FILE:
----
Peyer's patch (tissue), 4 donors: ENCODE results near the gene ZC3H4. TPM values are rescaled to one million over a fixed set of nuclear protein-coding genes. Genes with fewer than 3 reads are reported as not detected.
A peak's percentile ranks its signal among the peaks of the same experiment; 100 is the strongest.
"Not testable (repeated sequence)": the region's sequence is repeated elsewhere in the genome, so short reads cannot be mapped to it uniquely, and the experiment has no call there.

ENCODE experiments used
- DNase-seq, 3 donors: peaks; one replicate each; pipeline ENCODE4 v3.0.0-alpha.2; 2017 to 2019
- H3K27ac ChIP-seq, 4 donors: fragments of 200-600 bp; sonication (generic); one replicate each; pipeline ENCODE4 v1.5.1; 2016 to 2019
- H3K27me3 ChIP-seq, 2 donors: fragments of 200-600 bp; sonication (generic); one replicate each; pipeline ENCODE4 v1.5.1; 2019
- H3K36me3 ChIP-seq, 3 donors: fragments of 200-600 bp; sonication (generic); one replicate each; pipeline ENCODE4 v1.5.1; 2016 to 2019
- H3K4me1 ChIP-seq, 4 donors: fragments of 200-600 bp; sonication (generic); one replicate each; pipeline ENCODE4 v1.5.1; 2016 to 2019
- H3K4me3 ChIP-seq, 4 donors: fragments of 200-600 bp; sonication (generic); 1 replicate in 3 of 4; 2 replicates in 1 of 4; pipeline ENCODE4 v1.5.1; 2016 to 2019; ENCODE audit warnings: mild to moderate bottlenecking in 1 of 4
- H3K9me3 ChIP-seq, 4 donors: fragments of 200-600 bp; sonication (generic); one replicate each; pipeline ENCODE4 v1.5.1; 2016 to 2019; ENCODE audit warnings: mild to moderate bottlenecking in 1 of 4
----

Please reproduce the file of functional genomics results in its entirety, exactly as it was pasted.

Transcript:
Peyer's patch (tissue), 4 donors: ENCODE results near the gene ZC3H4. TPM values are rescaled to one million over a fixed set of nuclear protein-coding genes. Genes with fewer than 3 reads are reported as not detected.
A peak's percentile ranks its signal among the peaks of the same experiment; 100 is the strongest.
"Not testable (repeated sequence)": the region's sequence is repeated elsewhere in the genome, so short reads cannot be mapped to it uniquely, and the experiment has no call there.

ENCODE experiments used
- DNase-seq, 3 donors: peaks; one replicate each; pipeline ENCODE4 v3.0.0-alpha.2; 2017 to 2019
- H3K27ac ChIP-seq, 4 donors: fragments of 200-600 bp; sonication (generic); one replicate each; pipeline ENCODE4 v1.5.1; 2016 to 2019
- H3K27me3 ChIP-seq, 2 donors: fragments of 200-600 bp; sonication (generic); one replicate each; pipeline ENCODE4 v1.5.1; 2019
- H3K36me3 ChIP-seq, 3 donors: fragments of 200-600 bp; sonication (generic); one replicate each; pipeline ENCODE4 v1.5.1; 2016 to 2019
- H3K4me1 ChIP-seq, 4 donors: fragments of 200-600 bp; sonication (generic); one replicate each; pipeline ENCODE4 v1.5.1; 2016 to 2019
- H3K4me3 ChIP-seq, 4 donors: fragments of 200-600 bp; sonication (generic); 1 replicate in 3 of 4; 2 replicates in 1 of 4; pipeline ENCODE4 v1.5.1; 2016 to 2019; ENCODE audit warnings: mild to moderate bottlenecking in 1 of 4
- H3K9me3 ChIP-seq, 4 donors: fragments of 200-600 bp; sonication (generic); one replicate each; pipeline ENCODE4 v1.5.1; 2016 to 2019; ENCODE audit warnings: mild to moderate bottlenecking in 1 of 4